Category Archives: Japanese


My eyes literally lit up the afternoon in December when I was walking around Liang Court and discovered that Yayoiken had opened a branch in Singapore.

I have fond memories of eating at Yayoiken in Kyoto – and an especially memorable image of this one round where we watched a Japanese Daniel Radcliffe lookalike young chap wolfing down bowls of rice in pure utter delight (the Japanese really love their rice!).

With branches around Japan, Yayoiken is known for its western-style teishokus (set meals). I’ve tried various teishokus here and they are consistently good, although the miso soup served with each set meal is pretty unremarkable (Ootoya’s miso soup is way better!).

The dish I would like to highlight today is not a teishoku though, but your basic oyako don ($9.90++). As background, oyako don literally means parent-and-child-bowl, drawing from the rather cute/tragic fact that the rice bowl contains both ‘parent’ chicken and ‘child’ egg (or parent egg and child chicken – depending on which school of thought you subscribe to in the chicken-or-egg-first debate) simmered in a dashi stock.

The oyako don at Yayoiken could be one of the best I’ve eaten. The goodness is all in the egg – perfectly cooked, moist omelette interspersed with ribbons of runny half-cooked yolk.

It is a simple dish, but in the chaos of life there is beauty in simplicity.

Rice lovers will rejoice to know that the Yayoiken in Singapore follows the Japanese model of offering free flow of rice.

A few differences aside (i.e. the absence of vending machine for ordering food, the normal operating hours  – Yayoiken in Japan is opened 24/7, and the slightly annoying overly polite Singaporean waitstaff here that greet you in high-pitched voices and bow incessantly), the Singapore branch is pretty darn authentic.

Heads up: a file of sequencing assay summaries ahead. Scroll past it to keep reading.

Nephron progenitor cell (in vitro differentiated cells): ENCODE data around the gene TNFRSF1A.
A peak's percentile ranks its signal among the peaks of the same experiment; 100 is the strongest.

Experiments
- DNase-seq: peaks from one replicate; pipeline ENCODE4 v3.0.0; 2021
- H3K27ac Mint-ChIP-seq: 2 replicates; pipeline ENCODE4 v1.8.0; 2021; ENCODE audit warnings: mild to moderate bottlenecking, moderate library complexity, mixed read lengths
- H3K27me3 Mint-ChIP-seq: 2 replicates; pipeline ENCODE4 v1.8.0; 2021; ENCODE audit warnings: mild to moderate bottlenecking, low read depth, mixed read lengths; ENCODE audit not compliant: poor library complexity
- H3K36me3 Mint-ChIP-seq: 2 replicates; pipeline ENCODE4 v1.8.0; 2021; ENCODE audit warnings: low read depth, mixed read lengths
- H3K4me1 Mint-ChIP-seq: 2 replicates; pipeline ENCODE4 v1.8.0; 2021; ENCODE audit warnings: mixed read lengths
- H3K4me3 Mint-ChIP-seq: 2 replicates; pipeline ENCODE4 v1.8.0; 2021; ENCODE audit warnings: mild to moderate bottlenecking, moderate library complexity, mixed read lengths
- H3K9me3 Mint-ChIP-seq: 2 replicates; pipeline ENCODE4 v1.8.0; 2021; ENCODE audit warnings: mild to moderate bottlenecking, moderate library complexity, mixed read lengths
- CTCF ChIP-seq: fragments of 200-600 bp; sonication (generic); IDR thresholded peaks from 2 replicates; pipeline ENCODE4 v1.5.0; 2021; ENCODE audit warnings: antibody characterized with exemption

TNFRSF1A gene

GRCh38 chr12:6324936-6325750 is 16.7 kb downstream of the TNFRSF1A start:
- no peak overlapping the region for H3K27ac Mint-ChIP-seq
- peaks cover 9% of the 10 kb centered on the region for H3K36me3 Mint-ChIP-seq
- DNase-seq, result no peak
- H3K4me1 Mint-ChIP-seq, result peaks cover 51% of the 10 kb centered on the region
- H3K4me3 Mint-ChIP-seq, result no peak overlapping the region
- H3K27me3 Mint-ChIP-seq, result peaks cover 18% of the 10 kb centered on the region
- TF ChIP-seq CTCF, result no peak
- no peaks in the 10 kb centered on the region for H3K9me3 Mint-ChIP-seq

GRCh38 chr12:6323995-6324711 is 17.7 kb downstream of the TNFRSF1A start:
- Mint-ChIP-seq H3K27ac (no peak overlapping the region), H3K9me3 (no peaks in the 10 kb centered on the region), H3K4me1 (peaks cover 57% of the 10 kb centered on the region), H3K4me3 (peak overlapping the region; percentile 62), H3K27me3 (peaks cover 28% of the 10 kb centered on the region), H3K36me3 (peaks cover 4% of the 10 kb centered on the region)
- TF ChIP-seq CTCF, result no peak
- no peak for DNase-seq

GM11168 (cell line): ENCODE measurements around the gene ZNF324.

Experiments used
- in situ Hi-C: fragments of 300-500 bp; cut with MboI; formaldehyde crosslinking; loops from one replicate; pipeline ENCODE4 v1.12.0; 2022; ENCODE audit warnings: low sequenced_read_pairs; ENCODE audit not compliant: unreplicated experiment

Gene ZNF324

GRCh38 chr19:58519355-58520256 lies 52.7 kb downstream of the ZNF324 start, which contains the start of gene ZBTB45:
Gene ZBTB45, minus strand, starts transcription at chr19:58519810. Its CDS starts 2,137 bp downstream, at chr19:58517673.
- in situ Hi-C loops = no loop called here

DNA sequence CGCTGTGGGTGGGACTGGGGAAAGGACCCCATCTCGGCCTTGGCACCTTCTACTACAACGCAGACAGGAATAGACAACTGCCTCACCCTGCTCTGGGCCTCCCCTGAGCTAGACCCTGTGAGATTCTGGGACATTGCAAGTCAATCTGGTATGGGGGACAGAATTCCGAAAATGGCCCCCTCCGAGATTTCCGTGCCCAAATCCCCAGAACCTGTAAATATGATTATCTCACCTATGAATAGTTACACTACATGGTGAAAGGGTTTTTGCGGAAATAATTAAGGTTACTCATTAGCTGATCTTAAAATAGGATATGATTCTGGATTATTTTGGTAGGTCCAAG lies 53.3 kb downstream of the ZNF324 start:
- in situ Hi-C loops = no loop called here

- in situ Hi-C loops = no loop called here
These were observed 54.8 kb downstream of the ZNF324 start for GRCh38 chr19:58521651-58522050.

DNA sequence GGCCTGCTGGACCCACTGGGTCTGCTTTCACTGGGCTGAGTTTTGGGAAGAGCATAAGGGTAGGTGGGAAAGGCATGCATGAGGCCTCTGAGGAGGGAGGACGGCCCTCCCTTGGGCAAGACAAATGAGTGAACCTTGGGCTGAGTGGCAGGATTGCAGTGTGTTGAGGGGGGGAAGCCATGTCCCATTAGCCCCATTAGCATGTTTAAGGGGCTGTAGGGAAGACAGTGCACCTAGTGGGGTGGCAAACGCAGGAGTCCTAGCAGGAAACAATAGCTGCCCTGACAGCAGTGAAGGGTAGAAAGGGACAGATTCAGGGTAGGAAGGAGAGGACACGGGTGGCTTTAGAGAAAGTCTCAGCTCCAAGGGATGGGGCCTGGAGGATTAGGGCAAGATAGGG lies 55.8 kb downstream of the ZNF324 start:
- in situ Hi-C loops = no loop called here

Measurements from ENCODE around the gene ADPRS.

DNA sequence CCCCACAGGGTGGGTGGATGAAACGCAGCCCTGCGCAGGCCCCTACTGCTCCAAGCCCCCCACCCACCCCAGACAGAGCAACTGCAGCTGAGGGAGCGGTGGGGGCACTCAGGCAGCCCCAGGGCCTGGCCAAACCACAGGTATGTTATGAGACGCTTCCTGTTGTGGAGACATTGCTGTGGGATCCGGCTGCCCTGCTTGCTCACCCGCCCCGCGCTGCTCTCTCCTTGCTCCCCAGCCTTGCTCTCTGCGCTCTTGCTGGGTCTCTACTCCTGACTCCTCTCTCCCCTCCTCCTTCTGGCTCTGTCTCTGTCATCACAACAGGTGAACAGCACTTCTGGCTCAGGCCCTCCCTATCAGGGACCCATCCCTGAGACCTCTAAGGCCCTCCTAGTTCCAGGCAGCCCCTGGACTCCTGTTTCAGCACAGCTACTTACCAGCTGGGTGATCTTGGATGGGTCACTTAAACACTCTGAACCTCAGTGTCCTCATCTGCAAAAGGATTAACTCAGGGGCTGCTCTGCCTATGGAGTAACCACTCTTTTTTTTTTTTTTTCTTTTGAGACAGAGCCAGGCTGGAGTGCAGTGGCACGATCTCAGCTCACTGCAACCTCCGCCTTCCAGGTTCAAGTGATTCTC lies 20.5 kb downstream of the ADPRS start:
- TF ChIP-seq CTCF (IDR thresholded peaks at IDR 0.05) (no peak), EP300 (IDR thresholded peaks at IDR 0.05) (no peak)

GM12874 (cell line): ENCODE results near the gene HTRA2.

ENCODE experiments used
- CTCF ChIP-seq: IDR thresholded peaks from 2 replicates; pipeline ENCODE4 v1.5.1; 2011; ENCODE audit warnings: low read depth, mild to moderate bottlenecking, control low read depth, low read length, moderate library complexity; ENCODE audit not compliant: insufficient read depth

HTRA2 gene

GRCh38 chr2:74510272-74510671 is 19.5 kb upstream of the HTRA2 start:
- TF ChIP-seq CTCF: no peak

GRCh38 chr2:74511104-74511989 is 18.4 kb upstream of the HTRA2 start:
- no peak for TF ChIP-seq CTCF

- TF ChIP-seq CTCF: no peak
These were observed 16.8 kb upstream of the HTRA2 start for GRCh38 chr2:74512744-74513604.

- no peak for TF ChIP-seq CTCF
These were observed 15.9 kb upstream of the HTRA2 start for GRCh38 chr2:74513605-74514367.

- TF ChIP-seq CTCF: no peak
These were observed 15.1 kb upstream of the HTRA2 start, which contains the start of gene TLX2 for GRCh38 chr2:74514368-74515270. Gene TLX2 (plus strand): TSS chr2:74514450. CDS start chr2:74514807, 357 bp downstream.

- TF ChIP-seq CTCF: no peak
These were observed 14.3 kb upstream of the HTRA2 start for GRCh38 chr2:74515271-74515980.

So, do give Yayoiken a try the next round you crave for authentic affordable Japanese food!

Meidi-ya Supermarket
177 River Valley Road
#B1-50 Liang Court Shopping Centre
Singapore 179030
Open 10am – 10pm



This being my first visit to Tonkichi, I had to try their signature Tonkotsu. After all, there was a sign in the restaurant that read Tonkichi is Tonkotsu; Tonkotsu is Tonkichi. ‘Nuff said.

I ordered the hire katsu (the leaner pork cut) set which came with rice, miso soup, shredded cabbage (with a nice salad dressing accented with yuzu), watermelon and tea.

I confess I am not the biggest tonkotsu fan because I find fried breaded meat without gravy quite dry and boring. Even the tonkotsu at the famed Maisen in Tokyo did not wow me, so pardon if this review doesn’t sound too enthusiastic. As tonkotsus go, I think this was pretty good – tender and not too oily.

Can someone teach me how to grind sesame seeds though? The sesame seeds that were intended to accompany the tonkotsu dipping sauce came in a bowl with a pestle. But try as I might, the seeds remained pretty much intact despite my efforts at pounding, stirring, grating. In any case, this wasn’t a huge issue because the tonkotsu was good enough to eat on its own. In fact, I found the tonkotsu sauce a little too strong for the delicate porky taste.

Epilogue: Look what I found – A website providing guidance on grinding toasted sesame seeds:

This will definitely come in handy the next round I have tonkotsu!

4th level, Isetan Scotts
350 Orchard Road, Shaw House
Singapore 038985
Open 11am- 10pm
Other branches: Ngee Ann City, Suntec City, Orchard Central, Tampines Mall